API advancements are something we take very seriously, after all, they define how developers interact with the underlying hardware. As a GPU and CPU company we need to meet developer needs so that end users get the best possible device experience. In recent years there’s been a move towards giving developers lower level access to the hardware, in Khronos, this trend lead to the emergence of the new Vulkan 1.0 API. In a similar vein, OpenCL 2.0 was developed to make heterogeneous compute more developer friendly and there are high hopes that we will see some radical new use cases popping up once OpenCL2.0 enabled devices are shipping in the market. Mali-G71 is not only designed to support Vulkan 1.0 and OpenCL 2.0 Full Profile – it even has support for Fine Grained buffers and shared virtual memory, enabled through full hardware coherency support. Again, this is primarily to ease software development effort, leading to better end user experiences.
VR is what everyone’s talking about in the graphics industry at the moment: what it takes, what it needs and how to provide the very best VR experience to the user. The Mali-G71 GPU was built with just this sort of challenge in mind. The extensive performance requirements of VR mean that GPUs for high end devices have to be more energy efficient than ever before. Not only that, but other components of the mobile, like cameras and screen resolutions, are advancing and performing at ever higher rates and therefore all contributing to maxing out the thermal budget of the device. This puts even greater pressure on the GPU to reduce power usage wherever possible.
The Mali family of GPUs also has some great VR optimization features to allow for the best possible mobile VR experience. Front buffer rendering allows you to bypass the usual off screen buffers to render directly to the front buffer, saving time and reducing latency. Mali also supports the ‘multiview’ API extensions that allow the application to submit the draw commands for a frame to the driver once and have the driver instantiate the necessary work for each eye. This greatly reduces the CPU time required in both the application and driver. On Midgard and Bifrost based Mali GPUs we further optimize the vertex processing work, running the parts of the vertex shader that do not depend upon the eye once and sharing the results between each eye. These are just some of the features that make Mali-G71 the obvious choice for the future of mobile VR.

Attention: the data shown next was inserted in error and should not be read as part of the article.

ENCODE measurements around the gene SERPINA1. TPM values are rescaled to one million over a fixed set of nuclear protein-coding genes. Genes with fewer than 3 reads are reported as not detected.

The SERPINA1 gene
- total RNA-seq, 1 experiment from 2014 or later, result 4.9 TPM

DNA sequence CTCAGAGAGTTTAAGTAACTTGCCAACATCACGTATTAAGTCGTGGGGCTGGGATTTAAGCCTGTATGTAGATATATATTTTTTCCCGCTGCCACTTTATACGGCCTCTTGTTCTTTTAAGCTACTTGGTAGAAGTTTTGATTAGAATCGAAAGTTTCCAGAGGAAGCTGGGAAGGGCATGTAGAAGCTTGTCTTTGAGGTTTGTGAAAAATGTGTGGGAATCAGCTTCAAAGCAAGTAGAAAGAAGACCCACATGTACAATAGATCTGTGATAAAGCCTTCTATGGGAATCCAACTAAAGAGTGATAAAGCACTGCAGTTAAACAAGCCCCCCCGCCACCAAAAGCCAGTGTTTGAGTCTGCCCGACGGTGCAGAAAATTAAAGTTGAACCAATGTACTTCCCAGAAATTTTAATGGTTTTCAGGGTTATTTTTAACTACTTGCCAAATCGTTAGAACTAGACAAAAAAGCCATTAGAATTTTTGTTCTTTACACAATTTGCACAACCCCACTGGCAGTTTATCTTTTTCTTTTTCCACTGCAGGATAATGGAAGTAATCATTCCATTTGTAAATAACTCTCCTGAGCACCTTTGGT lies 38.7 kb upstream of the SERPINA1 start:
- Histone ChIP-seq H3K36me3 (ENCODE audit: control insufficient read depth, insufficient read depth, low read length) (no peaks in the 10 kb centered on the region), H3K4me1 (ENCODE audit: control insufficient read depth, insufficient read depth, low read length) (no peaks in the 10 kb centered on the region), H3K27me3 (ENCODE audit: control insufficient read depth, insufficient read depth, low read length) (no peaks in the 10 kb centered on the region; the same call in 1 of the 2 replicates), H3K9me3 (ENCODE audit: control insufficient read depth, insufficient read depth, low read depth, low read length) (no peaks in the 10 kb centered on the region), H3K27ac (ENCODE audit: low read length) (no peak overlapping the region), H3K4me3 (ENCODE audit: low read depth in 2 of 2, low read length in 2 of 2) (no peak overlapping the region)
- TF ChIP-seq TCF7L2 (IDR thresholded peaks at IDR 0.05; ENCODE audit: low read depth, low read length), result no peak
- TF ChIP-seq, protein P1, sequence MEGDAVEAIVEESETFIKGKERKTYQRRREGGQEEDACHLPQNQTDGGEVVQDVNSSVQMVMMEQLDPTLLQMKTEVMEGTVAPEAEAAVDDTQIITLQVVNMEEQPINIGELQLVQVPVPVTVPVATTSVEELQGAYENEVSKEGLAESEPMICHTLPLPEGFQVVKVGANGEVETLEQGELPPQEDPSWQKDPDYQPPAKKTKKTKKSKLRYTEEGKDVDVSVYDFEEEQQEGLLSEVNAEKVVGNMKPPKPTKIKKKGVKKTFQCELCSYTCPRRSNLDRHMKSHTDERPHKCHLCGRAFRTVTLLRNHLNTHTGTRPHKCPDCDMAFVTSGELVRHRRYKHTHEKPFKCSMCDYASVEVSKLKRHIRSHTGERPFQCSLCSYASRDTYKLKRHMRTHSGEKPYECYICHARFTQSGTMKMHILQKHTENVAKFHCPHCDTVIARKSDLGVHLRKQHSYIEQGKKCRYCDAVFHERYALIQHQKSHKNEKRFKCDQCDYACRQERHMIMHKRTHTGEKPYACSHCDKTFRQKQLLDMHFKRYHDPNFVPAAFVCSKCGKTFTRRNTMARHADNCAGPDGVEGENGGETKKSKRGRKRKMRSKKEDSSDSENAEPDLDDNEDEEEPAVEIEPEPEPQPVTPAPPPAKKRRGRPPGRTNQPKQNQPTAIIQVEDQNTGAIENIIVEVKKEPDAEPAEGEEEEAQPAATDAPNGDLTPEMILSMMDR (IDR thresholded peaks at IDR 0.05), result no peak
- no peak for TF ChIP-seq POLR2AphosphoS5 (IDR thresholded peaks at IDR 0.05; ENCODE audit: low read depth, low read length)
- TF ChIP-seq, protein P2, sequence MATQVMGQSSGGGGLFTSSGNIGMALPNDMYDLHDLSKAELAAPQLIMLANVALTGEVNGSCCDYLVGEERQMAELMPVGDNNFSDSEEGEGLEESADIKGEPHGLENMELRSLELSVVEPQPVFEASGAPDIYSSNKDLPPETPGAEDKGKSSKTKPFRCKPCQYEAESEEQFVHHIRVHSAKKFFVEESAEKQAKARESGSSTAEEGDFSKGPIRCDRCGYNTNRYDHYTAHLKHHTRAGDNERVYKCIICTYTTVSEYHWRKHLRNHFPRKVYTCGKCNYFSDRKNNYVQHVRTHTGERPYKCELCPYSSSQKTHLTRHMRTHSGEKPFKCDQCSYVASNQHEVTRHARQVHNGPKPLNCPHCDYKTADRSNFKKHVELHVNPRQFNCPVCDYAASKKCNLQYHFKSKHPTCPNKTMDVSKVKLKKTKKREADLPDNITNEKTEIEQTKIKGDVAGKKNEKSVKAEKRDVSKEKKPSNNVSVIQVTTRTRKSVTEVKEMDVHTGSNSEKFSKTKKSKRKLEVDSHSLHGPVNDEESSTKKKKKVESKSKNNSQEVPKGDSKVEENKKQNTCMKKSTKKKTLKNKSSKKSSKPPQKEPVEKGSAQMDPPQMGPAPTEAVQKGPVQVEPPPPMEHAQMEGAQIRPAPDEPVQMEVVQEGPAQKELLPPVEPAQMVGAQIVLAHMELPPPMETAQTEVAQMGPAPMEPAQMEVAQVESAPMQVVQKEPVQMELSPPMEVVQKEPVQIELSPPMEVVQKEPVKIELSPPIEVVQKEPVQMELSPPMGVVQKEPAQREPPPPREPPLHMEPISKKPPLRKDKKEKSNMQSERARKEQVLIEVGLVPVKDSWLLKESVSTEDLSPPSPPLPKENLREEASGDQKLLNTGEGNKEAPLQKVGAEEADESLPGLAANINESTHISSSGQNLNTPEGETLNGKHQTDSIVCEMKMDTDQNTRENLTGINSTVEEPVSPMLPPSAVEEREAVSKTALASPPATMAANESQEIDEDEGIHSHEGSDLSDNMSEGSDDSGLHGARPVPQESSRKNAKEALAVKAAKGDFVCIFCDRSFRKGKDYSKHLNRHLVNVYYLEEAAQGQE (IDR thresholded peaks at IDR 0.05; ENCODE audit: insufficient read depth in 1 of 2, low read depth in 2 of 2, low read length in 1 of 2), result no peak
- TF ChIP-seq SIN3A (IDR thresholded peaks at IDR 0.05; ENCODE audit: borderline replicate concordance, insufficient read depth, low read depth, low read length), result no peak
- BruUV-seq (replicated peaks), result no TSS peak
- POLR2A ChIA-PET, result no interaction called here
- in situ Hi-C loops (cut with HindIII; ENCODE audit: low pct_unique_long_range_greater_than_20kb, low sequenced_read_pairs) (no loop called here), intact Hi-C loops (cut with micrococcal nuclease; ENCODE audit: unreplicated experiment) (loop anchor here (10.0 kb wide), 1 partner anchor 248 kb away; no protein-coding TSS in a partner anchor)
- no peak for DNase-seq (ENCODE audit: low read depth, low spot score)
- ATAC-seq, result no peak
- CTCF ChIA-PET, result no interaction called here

We’re using our phones for more and more, these days many of us don’t even need a home computer or laptop because we can do everything we need on our phone, including downloading and viewing content and streaming it to other devices. The recently released Mali-DP650 display processor already has the capability to handle 4k content and the Mali-G71 allows this content to be streamed seamlessly to your TV without losing any of the quality. This means that, whilst 4k hasn’t yet taken off on mobile, you don’t need to miss out on any of the benefits when viewing the content on a separate 4k device.
Mali-G71 was designed and optimized as part of a complete system, working better together as part of the Mali Multimedia Suite with CCI-550 providing full coherency for CPU and GPU. Mali-G71 is achieving the highest possible performance for mobile graphics within the smallest possible power budget and silicon area, allowing our partners to achieve the pinnacle of mobile graphics in the most scalable and customizable way. With Mali-G71 based devices expected to hit the shelves early in 2017, next level mobile gaming and graphics is right within your grasp.
If you enjoyed this blog, why not read about memory systems and Mali-G71 below?
Memory system is key to user experience with Mali-G71
I notice that there isn't the presence of a special-unit for doing complex math. Is the quad being used as a pipeline for operations like sqrt, div, trig, etc? Or does the unit exist, but is absent from diagrams?
All of the arithmetic processing units are wrapped up inside the "Execution Engine" blocks from a diagram point of view.